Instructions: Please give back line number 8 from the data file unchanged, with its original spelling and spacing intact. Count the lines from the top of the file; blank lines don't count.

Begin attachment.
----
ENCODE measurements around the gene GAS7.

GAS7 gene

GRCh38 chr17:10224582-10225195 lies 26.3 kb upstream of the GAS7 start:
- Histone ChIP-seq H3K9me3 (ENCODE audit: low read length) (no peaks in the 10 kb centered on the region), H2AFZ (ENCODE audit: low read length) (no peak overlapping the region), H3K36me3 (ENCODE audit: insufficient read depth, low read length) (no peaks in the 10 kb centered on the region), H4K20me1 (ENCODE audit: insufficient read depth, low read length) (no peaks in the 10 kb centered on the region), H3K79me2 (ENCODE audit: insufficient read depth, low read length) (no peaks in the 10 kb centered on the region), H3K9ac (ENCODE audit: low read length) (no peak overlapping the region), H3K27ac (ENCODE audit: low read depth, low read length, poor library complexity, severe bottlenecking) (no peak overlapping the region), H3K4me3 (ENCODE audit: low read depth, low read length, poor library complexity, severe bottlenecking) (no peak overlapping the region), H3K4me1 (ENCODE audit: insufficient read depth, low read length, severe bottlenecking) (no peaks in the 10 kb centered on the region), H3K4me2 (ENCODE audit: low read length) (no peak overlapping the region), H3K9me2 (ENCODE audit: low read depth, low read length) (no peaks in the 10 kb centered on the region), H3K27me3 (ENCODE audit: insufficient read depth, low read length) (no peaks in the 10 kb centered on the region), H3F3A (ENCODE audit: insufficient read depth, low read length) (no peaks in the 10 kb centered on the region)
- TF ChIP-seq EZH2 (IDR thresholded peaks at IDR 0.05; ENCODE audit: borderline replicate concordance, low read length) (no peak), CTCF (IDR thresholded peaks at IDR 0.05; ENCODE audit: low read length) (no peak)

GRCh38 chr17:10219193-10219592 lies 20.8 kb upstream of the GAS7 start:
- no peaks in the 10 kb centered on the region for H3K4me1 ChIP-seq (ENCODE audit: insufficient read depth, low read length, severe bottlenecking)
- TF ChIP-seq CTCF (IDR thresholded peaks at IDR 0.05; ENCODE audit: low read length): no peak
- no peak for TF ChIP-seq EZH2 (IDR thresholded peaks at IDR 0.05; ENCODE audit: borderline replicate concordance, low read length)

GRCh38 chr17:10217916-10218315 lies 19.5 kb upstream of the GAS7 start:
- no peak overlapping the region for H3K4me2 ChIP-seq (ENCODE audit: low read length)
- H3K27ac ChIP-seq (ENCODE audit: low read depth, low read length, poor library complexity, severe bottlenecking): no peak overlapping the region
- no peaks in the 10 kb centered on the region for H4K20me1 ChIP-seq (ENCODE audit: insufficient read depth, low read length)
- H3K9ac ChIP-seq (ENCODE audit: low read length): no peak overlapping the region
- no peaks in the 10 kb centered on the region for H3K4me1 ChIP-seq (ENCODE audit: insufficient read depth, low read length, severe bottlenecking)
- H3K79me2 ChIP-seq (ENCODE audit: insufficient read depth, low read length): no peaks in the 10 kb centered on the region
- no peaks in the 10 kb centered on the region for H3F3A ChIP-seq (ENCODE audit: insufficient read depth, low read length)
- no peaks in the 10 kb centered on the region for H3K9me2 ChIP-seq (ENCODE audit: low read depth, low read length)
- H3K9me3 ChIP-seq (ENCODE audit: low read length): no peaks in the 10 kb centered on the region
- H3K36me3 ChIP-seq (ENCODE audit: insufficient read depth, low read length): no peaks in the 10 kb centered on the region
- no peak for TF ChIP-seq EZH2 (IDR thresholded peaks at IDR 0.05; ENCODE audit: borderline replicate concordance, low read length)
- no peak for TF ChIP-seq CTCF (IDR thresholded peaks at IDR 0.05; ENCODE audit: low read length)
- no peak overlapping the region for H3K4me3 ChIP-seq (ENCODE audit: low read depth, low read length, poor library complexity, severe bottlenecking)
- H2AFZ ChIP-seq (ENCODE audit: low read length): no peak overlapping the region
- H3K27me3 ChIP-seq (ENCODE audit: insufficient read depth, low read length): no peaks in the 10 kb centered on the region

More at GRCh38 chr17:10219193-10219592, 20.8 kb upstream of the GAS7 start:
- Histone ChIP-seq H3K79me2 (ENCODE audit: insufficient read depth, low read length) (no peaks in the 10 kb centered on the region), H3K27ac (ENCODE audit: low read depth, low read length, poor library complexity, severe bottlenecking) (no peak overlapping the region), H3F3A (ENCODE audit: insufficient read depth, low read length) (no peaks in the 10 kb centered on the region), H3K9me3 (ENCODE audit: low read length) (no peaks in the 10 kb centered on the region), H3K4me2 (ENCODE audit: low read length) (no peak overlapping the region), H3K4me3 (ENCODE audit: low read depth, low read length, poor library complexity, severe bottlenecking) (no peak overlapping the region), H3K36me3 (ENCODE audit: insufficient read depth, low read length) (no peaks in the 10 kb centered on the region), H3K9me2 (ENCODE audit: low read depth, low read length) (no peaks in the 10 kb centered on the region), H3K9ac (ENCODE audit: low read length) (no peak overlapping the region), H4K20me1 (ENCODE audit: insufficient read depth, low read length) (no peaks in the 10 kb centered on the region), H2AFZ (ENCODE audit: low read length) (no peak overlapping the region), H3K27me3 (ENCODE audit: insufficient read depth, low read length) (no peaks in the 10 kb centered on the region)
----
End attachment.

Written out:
- TF ChIP-seq CTCF (IDR thresholded peaks at IDR 0.05; ENCODE audit: low read length): no peak